Meanwhile, White Sox fans exulted over the win. Chicago Sun-Times columnist Bill Gleason captured their jubilation. Gleason wrote: “When it finally ended at 4:17 P.M., the 35,271 spectators went home with the joyful conviction that they had witnessed one of the wildest, weirdest, most hysterical games ever played.”8

Spencer told the Chicago Tribune that Zisk’s advice had boosted his performance. “Saturday’s my day. But Zisk helped me. He handed me a heavier bat – about 34 ½ ounces – and told me to use it because I’d been pulling a lot of pitches foul. It’s about two ounces heavier than the bat I’ve been using.”9

Spencer finished the season with 18 home runs and 69 RBIs and won his final Gold Glove. He played a key role as the White Sox notched a 90-72 record and took third in the division. Despite his achievements, however, Veeck used Spencer as trade bait. Veeck traded Spencer, Polinsky, and Tommy Cruz to the New York Yankees for minor leaguer Ed Ricks, Stan Thomas, and cash in December 1977.10



In addition to the sources cited in the Notes, the author also used the Baseball-Reference.com, Baseball-Almanac.com, and Retrosheet.org websites for box-score, player, team, and season pages, pitching and batting game logs, and other pertinent material.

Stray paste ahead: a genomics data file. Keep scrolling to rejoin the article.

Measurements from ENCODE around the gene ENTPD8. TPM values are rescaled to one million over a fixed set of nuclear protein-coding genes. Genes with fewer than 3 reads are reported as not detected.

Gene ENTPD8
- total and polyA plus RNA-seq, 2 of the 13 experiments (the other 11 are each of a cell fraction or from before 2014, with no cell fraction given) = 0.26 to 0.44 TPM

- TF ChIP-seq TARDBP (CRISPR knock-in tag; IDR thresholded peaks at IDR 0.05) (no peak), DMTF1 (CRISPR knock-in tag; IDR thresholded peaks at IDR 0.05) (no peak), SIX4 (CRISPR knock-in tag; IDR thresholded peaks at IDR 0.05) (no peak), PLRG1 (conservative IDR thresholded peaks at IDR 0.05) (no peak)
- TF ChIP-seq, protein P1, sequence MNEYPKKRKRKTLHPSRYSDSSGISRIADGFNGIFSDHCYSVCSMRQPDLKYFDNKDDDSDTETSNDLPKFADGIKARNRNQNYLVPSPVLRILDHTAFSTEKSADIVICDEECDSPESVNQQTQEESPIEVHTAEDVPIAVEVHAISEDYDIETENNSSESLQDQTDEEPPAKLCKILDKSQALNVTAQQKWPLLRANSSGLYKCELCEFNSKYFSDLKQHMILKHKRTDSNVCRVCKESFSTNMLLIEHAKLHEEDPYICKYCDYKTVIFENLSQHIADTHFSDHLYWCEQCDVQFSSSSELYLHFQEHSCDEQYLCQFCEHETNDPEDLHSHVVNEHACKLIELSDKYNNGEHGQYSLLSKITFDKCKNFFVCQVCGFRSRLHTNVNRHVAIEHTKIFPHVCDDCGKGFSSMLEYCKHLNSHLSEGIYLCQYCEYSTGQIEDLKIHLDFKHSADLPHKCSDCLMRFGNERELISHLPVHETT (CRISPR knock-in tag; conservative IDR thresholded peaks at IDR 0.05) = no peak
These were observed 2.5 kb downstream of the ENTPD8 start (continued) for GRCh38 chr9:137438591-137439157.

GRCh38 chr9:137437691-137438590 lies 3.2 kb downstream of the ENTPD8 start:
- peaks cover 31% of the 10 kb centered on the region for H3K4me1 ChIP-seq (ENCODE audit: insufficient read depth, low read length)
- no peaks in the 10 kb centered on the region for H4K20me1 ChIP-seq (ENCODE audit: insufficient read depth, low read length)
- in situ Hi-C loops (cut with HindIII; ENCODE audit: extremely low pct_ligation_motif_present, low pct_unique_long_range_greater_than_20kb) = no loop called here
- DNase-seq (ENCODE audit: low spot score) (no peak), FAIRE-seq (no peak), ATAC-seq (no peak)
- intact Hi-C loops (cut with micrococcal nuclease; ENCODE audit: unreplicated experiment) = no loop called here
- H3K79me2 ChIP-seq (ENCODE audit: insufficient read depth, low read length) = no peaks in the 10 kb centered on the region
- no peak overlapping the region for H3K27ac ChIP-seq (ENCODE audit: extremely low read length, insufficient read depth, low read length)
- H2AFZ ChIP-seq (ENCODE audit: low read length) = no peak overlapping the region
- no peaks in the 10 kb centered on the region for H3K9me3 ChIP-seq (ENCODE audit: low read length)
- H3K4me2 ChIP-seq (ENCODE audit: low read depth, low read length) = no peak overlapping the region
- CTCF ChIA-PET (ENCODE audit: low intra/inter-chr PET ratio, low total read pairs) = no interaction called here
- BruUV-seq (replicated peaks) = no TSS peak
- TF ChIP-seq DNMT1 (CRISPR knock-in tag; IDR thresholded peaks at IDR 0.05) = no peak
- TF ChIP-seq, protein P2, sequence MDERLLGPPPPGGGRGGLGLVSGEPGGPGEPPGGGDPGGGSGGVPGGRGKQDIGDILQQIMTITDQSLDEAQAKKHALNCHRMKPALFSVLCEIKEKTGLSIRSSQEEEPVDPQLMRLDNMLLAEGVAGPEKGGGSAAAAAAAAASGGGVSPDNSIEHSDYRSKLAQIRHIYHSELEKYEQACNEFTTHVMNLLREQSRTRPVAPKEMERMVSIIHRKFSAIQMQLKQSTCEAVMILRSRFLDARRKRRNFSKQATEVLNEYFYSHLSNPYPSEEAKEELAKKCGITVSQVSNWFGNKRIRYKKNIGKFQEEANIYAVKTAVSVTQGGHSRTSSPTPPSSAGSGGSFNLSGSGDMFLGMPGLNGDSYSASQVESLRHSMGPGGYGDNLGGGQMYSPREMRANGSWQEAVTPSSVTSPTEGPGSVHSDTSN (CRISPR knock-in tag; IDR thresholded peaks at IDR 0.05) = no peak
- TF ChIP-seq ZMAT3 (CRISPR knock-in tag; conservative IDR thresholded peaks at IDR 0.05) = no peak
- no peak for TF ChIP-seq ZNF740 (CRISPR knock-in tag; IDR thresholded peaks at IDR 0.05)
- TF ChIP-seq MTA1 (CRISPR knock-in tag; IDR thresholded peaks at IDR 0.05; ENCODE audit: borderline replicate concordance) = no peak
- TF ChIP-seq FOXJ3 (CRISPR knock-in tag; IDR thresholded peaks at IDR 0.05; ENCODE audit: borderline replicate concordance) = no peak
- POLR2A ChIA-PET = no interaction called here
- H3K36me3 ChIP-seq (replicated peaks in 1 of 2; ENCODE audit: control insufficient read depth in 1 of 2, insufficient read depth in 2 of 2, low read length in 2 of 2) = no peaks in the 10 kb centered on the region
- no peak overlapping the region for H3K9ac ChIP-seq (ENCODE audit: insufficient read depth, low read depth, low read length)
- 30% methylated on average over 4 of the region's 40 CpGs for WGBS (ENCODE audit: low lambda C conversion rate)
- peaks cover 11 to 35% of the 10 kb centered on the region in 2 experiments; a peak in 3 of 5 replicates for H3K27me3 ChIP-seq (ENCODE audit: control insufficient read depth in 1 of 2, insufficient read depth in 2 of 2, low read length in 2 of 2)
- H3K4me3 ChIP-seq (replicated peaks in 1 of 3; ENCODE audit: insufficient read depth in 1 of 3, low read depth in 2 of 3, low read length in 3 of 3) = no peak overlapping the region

1 Veeck had owned the White Sox between 1959 and 1961.

2 Mark Gonzales, The Good, the Bad & the Ugly: Heart-Pounding, Jaw-Dropping, and Gut-Wrenching Moments from Chicago White Sox History (Chicago: Triumph Books, 2009), 199.

3 Phil Rosenthal, “White Sox’s Summer of 1977 Gave Us Two Great Sports Musical Traditions,” Chicago Tribune, August 5, 2017. Retrieved May 16, 2018.

4 Dan Helpingstine, South Side Hitmen: The Story of the 1977 Chicago White Sox (Chicago: Arcadia Publishing, 2005), 74.

5 Joe Goddard, “Spencer Is the Difference,” Chicago Sun-Times, July 3, 1977: 95.

6 Ibid.

7 Tom Briere, “Sox Slap Twins 13-8,” Minneapolis StarTribune, July 3, 1977: 1C.

8 Bill Gleason, “Just Another Saturday Afternoon at Old Ballpark,” Chicago Sun-Times, July 3, 1977: 99

9 Bill Jauss, “Spencer Has Twins Behind the 8 Ball,” Chicago Tribune, July 3, 1977: B1.

10 Helpingstine, 116.

Additional Stats

Chicago White Sox 13
Minnesota Twins 8

Comiskey Park
Chicago, IL